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Protecting your juniper router from PSN-2010-01-623 using Firewall filters

By Andree Toonk | January 10, 2010

Last Thursday Juniper released advisory PSN-2010-01-623 urging Network administrator running JUNOS versions older then one year to upgrade. The advisory states that by sending ‘malformed’ tcp options will cause JunOS to crash. The advisory does not mention which tcp options will cause this behavior.

So last Friday and Saturday I spend a few hours to trying to generate TCP packets with different kind of options set, trying to see if I could find out the exact options needed. However before I found the magic combination, Jermey Gaddis posted a blog post describing which options need to be set. He also published an exploit.

I tried running this exploit, but for some reason the perl code does not run on my Mac book. After slightly rewriting some of his perl code I managed to get it working and was ready to give it a try on one of our lab routers, a M10 running JunOS 7.x.

I was able to crash the router with only sending one packets, also see the video.

Of course most routers have firewall/acl filters to only allow traffic to the RE from trusted sources. According to the advisory and some resources online firewall filters don’t help in this case. However in my lab testing applying a firewall did seem to help.
To test this I configured my lab router with a firewall blocking all ssh traffic from all sources. I tried the exploit again and nothing happened. So it seems that at least in some cases a firewall filter does help. This might be different on a Olive box, as it doesn’t have hardware filtering in PFE’s. I assume that’s why filtering does work on a ‘real’ box, as it’s probably filtered out by the PFE’s before it reached the kernel.

Although firewall filters do seem to protect you against this issue. It’s still fairly easy to spoof IP addresses and by pass the firewall. As router Ip addresses are easy to find (traceroute) it will also be easy to guess the IP address of a BGP peer. Using that spoofed address will allow an attacker to crash your router. So upgrading to a more recent release is the only real solution.

Topics: work | 3 Comments »

3 Responses to “Protecting your juniper router from PSN-2010-01-623 using Firewall filters”

  1. Prefect Says:
    January 11th, 2010 at 4:44 am

    Nice video, this topic needs to continue to be advanced (actually would like to see some analysis of the Juniper response now that the news that the exploit is in the wild and patch out is over).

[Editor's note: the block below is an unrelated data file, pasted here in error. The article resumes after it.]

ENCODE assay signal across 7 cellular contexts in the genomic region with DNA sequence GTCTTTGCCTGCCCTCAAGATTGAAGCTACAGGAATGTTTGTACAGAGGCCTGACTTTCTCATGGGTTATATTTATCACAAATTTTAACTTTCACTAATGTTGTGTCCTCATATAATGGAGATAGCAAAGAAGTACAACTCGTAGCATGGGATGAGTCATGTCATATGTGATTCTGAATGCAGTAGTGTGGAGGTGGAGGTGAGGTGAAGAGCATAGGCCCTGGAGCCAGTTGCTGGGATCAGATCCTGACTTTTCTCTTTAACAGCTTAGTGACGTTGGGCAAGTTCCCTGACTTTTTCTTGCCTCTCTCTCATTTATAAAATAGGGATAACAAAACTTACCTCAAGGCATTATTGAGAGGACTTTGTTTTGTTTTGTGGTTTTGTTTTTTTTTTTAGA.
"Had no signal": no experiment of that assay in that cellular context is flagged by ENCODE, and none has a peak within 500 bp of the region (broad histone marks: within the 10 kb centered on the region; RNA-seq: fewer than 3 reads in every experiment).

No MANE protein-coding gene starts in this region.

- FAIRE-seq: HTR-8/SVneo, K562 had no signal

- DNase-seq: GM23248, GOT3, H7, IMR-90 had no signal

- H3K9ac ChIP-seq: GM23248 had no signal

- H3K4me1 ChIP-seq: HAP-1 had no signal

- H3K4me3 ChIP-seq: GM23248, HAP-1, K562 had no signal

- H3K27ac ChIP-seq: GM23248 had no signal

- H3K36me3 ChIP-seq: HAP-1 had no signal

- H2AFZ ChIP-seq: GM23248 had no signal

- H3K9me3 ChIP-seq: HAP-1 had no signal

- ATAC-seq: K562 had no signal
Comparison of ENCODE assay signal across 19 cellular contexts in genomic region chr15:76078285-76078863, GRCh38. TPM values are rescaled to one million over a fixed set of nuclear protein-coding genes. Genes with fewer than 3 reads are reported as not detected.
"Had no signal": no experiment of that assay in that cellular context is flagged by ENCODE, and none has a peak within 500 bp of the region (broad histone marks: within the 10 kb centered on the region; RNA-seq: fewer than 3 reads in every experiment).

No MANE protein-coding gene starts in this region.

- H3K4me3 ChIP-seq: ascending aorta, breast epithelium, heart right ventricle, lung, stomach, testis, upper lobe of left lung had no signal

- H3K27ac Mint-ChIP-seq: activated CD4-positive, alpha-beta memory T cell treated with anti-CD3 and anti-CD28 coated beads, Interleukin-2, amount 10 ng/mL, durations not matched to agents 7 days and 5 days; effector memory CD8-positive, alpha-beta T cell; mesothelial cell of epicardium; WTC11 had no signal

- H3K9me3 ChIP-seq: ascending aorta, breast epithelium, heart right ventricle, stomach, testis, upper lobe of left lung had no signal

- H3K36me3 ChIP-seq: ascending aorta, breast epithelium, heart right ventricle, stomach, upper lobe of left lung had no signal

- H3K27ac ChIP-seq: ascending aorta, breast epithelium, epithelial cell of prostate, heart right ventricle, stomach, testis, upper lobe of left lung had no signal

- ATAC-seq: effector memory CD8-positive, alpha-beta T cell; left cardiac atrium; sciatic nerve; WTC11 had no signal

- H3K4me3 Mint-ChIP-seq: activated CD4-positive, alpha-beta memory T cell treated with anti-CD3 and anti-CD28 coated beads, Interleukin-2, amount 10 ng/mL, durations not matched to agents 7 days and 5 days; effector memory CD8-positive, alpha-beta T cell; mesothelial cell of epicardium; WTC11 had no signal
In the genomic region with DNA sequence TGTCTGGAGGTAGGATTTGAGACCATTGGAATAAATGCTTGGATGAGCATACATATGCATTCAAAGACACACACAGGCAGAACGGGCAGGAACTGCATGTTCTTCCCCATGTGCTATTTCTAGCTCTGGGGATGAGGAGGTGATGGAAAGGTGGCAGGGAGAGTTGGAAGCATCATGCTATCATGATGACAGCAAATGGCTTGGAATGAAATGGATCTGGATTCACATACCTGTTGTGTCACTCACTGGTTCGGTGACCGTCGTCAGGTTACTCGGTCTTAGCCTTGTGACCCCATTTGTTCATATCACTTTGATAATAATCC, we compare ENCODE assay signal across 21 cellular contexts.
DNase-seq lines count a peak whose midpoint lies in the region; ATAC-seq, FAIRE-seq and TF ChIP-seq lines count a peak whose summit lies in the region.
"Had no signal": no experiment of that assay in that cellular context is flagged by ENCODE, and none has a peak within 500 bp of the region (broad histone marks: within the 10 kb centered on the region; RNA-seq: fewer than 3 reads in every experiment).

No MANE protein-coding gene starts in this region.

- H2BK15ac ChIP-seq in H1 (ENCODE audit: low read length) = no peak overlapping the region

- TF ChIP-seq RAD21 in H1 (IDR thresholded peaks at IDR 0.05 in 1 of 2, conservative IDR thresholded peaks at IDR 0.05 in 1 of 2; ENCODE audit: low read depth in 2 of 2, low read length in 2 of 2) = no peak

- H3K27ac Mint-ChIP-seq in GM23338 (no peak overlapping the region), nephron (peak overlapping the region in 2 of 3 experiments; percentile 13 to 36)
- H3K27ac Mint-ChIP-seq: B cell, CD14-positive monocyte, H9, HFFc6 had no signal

On our end, we repeated the assertion from Juniper in the bulletin (citing Juniper) that such filtering would not be totally effective (our primary purpose being to publish our confirmation that this was an exploitable problem, and the header value not hard to find quickly so people could consider this in their risk evaluation on patching quickly). To that end, the second link to our blog in the post as a resource needing refuting is probably not appropriate 4 days after the fact.

    We continue to think and advise that reliance on such defenses (while most should be in place regardless) is not a substitute for quick analysis and patching of this problem.

  2. JeDraco Says:
    January 11th, 2010 at 5:47 am

    JunOS firewall can’t identify specific malicious packets, or spoofed ones. What’s bothersome is the security bulletin from Juniper seemed to imply firewall could not help at all.

    If your routers utilize protections such as TTL security and uRPF to prevent IP spoofing, and only accept TCP packets addressed to RE, from proper sources, then the firewall filter could be 98% effective if you have analyzed your situation carefully.

    Some network operators who already utilize these mitigation strategies fully, may have been mislead into thinking the issue effected them more seriously than it does.

    Some juniper customers may have created unnecessary service-effecting outages for their clients, to perform an emergency upgrade on reliance of the Juniper bulletin implying firewall was not a usable workaround in any case.

    That could have been delayed until a proper maintenance window, or until proper notice could be delivered.

    In other words, Juniper should have been more upfront and disclosed more information regarding WHY firewall cannot be used as an effective workaround.

  3. Andree Says:
    January 13th, 2010 at 8:39 am

    It seems that routers running 7.4 or earlier are not affected.
    Tests with 7.4, 7.2R4.2 and 5.0.0r8.0 did not result in crashes.

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